During the burial of Lieutenant Amon Kiprotich Bett at Kapnyeberai, Nandi county, on Saturday, mourners were at a loss why so many security personnel were having their lives cut short in Improvised Explosive Device (IED) attacks by terrorists inside our borders.
Bett was among five soldiers killed on August 29 in the latest such IED attack by the al-Shabaab between Kiunga and Sankuri area of the expansive Boni Forest.
The soldiers were in a military truck escorting a water boozer. Some members of the military team survived with serious injuries.
Since May last year, more than 40 Kenya Defence Forces (KDF) personnel have lost lives in such attacks with 38 injured within our borders, according to the official figures. The National Police Service has lost 36 officers while 13 have been seriously injured.
In the same period, the Africa Union Mission in Somalia (Amisom), a peace-keeping mission in Somalia, recorded 25 fatalities from IED attacks, but with a higher number of injuries, meaning that Amisom could be becoming more adaptive to the situation and may have put in place measures to reduce fatalities in areas prone to attacks.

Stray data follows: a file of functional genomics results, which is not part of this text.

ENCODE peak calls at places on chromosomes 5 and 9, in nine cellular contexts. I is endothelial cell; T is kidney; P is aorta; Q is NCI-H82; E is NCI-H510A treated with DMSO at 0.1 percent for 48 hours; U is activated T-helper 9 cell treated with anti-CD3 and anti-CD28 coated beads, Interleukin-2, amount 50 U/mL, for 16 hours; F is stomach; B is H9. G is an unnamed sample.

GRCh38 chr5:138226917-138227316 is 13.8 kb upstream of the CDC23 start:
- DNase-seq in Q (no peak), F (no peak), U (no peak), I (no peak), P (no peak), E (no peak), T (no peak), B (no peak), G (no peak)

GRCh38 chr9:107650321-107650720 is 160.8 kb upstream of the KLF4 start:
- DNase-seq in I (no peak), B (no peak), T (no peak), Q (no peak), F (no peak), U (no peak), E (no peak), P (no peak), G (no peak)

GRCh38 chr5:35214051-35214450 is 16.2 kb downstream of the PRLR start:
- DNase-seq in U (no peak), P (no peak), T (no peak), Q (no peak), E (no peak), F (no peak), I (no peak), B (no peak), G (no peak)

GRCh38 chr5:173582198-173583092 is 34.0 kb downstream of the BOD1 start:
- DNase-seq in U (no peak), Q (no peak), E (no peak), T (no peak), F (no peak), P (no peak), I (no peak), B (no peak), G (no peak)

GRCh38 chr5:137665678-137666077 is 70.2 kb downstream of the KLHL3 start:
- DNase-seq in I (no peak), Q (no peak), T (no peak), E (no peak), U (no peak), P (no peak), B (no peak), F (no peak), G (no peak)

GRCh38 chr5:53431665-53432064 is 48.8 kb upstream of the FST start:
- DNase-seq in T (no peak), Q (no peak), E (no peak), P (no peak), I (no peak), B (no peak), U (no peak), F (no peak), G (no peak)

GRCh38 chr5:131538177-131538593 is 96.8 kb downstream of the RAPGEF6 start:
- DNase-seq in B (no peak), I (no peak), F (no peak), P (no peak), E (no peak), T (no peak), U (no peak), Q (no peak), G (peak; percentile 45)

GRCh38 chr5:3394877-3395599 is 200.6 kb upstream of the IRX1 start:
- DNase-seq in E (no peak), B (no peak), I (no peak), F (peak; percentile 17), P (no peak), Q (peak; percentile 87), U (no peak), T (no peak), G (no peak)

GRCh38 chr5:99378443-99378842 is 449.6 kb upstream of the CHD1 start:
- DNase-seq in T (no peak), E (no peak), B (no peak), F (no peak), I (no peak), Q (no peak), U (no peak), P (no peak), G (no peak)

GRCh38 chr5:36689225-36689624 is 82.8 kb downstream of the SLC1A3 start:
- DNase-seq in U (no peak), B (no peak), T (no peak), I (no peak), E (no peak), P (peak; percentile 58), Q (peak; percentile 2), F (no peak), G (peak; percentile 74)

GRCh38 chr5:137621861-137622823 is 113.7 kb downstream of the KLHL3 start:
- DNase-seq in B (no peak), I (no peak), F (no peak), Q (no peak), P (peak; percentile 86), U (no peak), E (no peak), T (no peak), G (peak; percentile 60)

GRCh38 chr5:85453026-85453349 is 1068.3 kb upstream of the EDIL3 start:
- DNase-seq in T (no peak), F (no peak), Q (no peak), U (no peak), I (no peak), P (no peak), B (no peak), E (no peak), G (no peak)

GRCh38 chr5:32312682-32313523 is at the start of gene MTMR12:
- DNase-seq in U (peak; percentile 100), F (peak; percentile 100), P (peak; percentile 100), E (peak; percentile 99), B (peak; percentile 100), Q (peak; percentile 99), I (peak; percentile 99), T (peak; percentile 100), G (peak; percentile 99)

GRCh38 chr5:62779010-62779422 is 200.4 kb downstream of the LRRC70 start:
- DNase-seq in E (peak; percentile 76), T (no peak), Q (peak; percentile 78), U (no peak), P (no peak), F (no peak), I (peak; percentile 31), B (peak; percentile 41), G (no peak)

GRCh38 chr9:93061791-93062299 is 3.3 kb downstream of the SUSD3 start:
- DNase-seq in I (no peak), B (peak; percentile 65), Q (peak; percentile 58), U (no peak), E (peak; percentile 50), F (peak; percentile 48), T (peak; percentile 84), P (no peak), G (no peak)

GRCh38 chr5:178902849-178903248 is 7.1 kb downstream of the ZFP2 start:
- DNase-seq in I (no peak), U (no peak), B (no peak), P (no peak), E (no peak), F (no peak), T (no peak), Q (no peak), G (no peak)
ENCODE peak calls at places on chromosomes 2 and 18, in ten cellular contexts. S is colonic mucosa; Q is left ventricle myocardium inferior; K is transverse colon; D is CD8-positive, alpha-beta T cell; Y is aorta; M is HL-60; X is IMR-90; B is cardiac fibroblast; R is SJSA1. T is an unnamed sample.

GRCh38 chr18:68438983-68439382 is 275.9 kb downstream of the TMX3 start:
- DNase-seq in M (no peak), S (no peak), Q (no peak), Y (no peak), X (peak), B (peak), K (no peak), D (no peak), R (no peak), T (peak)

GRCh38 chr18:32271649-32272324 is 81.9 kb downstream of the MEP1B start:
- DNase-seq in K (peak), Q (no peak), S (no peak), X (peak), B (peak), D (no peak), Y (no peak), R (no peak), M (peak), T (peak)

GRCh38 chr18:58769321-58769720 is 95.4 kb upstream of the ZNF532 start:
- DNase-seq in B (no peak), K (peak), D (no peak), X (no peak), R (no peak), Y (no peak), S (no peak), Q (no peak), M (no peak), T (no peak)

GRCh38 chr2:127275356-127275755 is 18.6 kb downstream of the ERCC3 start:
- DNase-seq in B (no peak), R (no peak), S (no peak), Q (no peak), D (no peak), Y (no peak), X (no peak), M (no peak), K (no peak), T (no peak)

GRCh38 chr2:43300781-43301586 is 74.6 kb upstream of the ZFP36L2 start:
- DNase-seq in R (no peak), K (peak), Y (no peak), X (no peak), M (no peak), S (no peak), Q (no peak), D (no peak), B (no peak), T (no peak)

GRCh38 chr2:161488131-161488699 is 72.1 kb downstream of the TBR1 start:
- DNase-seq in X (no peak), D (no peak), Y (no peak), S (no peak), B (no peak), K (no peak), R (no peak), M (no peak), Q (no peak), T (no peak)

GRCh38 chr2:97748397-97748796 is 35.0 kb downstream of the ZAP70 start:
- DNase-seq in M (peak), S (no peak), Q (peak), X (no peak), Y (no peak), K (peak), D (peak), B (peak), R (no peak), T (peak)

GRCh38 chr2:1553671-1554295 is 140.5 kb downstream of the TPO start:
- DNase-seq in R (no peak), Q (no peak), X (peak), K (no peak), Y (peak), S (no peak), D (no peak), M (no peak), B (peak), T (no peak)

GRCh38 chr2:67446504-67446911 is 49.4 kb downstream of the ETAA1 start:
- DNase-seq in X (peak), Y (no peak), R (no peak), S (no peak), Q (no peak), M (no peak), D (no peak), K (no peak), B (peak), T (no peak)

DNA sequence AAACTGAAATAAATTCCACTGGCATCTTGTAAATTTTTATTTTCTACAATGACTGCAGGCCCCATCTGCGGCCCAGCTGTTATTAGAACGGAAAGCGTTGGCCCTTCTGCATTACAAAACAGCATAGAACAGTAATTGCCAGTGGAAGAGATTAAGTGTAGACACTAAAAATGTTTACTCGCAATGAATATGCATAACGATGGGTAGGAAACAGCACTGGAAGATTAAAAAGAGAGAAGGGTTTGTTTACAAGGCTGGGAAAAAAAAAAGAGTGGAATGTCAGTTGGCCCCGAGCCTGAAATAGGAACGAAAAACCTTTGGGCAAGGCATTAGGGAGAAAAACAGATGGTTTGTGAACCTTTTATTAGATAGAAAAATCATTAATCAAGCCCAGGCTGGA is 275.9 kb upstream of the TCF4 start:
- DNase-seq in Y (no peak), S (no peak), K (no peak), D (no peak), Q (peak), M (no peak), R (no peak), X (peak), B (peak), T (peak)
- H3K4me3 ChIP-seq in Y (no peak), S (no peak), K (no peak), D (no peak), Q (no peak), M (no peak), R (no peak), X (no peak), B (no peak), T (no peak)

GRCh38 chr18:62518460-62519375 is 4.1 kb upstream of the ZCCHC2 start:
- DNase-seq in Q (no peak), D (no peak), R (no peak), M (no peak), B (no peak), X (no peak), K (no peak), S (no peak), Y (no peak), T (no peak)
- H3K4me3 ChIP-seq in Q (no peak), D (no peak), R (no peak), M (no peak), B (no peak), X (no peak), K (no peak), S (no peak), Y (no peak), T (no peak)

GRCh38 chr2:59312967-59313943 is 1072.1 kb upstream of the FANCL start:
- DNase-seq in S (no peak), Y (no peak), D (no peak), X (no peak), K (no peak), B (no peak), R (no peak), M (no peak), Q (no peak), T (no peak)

The Kenya government should also invest in more equipment to minimise the high rate of fatalities from IED attacks. Containing the attacks may not be easy because the terrorists have local sympathisers and recruits who give them crucial information, but with better equipment and proper intelligence, the terrorists can be crushed.
Apparently, most of the IEDs are detonated using a mobile phone, meaning, the attackers are always within the 50-metre radius of the device to enable them detonate, the moment they see the target approaching the device.
In some cases, soldiers have nabbed the terrorists hiding in thickets planning to detonate the devices. That is when the safety of the routes they were taking dawned on them, prompting them to comb surrounding bushes on foot to ensure all is well.
Instead of using trucks and other military vehicles in the volatile areas, KDF should consider deploying Armored Personnel Carriers (APC) in such areas.
At the moment, it’s not clear how many APCs are functional in the military and the police. The soldiers should also get proper Counter IED (CIED) training to acquire the latest tactics, techniques and procedures.
It is also critical for the government to invest in military signal jammers which block a variety of frequencies, including cellphone signals, GPS, WiFi and Lojack. If the jammer blocks the frequencies of the attackers’ cellphones, there is no way the device can be detonated. —The writer is the Sports Editor, People Daily